‘Tis the Season… to Learn More About Mistletoe!

MerryChristmasMistletoeIn the spirit of Christmas, I wanted to take this opportunity to declare something a bit embarrassing about myself, something that my boyfriend recently brought to my attention:  I honestly don’t know what mistletoe is.

Patrick and I were at Home Depot gathering some supplies for our holiday decorations and I saw a beautiful ball of greenery decorated with red ribbon and berries.  “Ooh!” I shouted. “Mistletoe!  I want this!”

But I heard him laughing at me before I was even able to remove the plant from the hanger and put it in my basket.  With a very matter-of-fact attitude, he told me that the item of my eye wasn’t mistletoe, and then proceeded to ask me the serious question: “Do you know even what mistletoe is?”  I think I sputtered something about it’s a plant.  “Right…,” he said, waiting for more of my explanation.  “And it has berries?” I guessed.

But before he could answer or I could talk my way out of the situation, I accepted defeat and realized I probably couldn’t differentiate a mistletoe plant from another plant if my life depended on it.

So guess what?  I did a little research, Patrick bought me some mistletoe (as seen above), and now I want to share some of the interesting facts I learned along the way:

  • Mistletoe can be recognized by its smooth-edged oval evergreen leaves. (Jackpot!)
  • The berries on mistletoe are not red, but white.  They usually appear in dense clusters ranging from two to ten, depending on the species. It is the red berries of Holly that often get confused with mistletoe.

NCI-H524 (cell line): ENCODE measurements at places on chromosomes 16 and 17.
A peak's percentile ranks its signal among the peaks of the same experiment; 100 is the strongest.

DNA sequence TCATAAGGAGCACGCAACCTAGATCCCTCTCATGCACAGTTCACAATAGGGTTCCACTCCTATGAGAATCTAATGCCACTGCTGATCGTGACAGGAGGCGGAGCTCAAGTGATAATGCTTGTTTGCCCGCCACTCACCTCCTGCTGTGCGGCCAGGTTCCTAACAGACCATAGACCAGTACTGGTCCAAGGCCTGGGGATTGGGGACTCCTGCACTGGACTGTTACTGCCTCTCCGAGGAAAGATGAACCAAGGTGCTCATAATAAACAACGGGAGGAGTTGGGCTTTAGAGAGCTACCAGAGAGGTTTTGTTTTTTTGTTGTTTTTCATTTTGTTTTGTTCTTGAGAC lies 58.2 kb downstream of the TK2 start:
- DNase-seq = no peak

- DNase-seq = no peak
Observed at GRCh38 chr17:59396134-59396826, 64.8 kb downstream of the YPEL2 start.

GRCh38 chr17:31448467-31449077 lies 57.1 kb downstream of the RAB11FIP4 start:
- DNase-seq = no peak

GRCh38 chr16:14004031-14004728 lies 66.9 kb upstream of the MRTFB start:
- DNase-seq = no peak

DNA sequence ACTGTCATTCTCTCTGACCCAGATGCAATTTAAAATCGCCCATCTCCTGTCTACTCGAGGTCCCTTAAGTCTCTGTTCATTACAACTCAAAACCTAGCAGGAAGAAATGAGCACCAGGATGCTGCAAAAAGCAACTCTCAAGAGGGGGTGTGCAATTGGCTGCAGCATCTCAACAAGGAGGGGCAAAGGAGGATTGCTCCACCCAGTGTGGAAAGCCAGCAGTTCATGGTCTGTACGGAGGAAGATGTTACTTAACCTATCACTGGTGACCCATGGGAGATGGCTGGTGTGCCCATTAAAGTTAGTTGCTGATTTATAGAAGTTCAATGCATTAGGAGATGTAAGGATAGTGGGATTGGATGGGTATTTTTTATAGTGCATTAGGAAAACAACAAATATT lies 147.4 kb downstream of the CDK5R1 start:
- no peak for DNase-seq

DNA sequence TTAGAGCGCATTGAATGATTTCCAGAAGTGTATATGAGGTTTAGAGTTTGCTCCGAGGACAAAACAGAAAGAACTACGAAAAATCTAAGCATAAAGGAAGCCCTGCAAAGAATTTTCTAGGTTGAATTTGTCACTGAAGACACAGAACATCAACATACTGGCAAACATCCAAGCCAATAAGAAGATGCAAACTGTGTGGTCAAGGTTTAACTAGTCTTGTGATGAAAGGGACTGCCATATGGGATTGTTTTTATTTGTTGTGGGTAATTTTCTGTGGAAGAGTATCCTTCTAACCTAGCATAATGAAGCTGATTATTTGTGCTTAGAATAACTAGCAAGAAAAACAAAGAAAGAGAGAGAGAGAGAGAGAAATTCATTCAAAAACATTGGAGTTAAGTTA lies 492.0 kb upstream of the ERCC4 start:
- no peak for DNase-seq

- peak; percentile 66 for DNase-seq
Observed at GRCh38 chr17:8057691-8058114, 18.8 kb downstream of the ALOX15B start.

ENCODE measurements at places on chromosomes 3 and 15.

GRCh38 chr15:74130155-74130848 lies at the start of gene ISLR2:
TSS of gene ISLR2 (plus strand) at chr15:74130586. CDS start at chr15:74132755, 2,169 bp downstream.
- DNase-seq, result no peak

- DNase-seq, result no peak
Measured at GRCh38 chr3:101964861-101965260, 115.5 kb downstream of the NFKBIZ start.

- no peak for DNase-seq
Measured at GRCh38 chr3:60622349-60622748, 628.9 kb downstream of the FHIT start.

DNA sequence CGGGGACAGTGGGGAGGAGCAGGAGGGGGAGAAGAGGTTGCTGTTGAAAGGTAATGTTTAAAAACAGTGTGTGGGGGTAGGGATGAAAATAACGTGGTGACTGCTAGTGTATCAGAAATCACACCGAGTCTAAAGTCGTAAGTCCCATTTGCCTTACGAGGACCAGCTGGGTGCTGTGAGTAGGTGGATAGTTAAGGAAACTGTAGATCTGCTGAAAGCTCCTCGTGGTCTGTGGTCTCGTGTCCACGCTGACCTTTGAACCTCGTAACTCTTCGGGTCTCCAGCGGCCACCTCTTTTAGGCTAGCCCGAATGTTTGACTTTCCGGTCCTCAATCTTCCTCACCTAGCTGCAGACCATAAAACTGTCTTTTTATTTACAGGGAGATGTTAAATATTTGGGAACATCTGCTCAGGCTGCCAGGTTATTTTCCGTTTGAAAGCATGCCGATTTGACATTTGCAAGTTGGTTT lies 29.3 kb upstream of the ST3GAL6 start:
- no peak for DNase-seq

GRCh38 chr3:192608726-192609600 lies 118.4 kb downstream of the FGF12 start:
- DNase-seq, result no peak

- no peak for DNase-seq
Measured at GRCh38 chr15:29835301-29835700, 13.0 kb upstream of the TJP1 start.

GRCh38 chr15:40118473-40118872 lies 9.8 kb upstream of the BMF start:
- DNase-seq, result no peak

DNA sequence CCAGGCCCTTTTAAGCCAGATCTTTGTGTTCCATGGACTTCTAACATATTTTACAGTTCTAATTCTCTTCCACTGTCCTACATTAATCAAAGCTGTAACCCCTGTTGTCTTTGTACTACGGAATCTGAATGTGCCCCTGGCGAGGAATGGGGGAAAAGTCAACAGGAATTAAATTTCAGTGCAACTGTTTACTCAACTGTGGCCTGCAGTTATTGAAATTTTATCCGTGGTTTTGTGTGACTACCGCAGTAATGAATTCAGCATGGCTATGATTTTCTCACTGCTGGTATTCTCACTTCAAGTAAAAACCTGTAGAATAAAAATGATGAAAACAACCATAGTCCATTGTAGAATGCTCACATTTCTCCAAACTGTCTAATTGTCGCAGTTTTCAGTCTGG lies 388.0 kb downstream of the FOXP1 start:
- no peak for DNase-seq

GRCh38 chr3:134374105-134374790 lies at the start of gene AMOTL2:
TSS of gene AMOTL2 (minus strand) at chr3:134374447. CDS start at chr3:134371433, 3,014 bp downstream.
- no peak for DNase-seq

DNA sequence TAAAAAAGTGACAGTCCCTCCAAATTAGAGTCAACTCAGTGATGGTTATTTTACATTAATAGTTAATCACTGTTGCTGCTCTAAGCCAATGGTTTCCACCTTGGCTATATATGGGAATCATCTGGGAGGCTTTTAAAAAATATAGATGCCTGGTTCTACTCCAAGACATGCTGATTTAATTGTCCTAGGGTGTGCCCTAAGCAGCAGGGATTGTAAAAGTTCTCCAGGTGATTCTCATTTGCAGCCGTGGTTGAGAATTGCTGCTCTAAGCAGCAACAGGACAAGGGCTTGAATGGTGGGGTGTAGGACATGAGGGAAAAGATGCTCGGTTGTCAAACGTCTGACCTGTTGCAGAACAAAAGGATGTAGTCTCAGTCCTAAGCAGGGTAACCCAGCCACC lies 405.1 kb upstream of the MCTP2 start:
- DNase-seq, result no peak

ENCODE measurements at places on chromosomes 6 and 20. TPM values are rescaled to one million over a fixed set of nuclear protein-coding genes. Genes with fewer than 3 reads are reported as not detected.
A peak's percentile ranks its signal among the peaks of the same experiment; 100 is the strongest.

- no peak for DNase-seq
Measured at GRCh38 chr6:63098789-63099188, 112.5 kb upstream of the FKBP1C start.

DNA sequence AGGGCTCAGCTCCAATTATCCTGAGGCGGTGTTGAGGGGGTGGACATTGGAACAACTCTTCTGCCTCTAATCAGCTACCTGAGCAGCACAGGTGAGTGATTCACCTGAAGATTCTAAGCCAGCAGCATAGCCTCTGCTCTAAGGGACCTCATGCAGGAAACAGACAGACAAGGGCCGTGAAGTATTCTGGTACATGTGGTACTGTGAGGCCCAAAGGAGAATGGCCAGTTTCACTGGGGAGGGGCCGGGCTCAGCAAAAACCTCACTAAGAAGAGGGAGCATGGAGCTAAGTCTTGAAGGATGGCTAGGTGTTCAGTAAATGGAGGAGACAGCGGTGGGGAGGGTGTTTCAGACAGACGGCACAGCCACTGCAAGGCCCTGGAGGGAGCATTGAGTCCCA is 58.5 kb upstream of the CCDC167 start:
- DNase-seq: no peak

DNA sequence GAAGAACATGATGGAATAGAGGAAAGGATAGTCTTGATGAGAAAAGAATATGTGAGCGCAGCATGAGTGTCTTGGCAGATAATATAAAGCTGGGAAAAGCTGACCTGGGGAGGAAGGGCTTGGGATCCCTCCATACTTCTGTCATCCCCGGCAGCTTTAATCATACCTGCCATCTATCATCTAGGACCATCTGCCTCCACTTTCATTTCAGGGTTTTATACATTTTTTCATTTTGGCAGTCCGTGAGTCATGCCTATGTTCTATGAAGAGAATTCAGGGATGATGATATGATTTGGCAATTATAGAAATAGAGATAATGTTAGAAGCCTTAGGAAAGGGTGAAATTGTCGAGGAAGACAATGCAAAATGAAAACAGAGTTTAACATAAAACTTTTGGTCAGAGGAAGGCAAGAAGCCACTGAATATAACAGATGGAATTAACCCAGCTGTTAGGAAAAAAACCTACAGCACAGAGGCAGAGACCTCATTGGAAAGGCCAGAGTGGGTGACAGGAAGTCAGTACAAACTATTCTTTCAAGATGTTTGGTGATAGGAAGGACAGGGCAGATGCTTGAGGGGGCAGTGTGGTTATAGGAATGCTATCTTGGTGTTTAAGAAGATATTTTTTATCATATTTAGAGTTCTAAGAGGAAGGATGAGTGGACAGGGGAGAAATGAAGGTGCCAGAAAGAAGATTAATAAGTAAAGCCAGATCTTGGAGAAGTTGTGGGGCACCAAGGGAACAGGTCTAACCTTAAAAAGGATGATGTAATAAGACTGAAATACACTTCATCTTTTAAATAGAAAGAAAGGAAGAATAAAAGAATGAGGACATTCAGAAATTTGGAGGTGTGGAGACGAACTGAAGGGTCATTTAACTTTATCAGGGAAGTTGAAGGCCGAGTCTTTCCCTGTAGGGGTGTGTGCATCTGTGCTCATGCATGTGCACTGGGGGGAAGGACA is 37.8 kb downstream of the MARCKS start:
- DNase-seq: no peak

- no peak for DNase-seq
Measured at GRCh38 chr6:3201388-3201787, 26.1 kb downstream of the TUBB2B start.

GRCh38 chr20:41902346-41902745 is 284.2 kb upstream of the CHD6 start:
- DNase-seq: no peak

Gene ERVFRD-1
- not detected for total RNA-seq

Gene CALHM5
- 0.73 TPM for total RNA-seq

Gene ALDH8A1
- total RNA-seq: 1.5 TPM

• Mistletoe is actually considered a parasite!  The mistletoe attaches itself and penetrates high up on the branches of trees and absorbs water and nutrients from the host.  It can stunt the tree’s growth and even kill it due to the heavy infestation.
  • If ingested, the plant will cause acute gastrointestinal problems including stomach pain, diarrhea, and a low pulse.  (What is romantic about this plant again? haha)
  • According to Smithsonian.com, the act of kissing under a mistletoe can be attributed to a Norse legend, where the God Baldur feared that everything was trying to kill him.  His mother, the goddess Frigga, then begged every living thing to spare her son’s life.  It is said that she failed to ask  or notice the mistletoe.  Low and behold, Baldur was ultimately killed with an arrow made of mistletoe, and we hang it over our heads to be reminded to never to forget it again.
  • Other legends say that the mistletoe is magic so we hang it above our doors for luck.  Another legend says it is a symbol of fertility, since the seeds of mistletoe are sticky like, well, let’s just say, a male fluid.
  • Technically, mistletoe etiquette calls for a berry to be removed when he kisses a woman underneath the plant.  When all the berries are gone, there’s no more kissing permitted underneath that plant.

So now that we have some more knowledge about mistletoe under our belts, it’s time to get ready for the most wonderful time of the year!  With less than two weeks until Christmas, I think I pretty much have my gifts in order and I am trying not to forget anyone.  How’s your shopping going?  If I don’t post until then, I’d like to wish you all a very Merry Christmas and I hope your holiday season is filled with joy and love, and that maybe you even find yourself stealing a kiss under a mistletoe.  🙂

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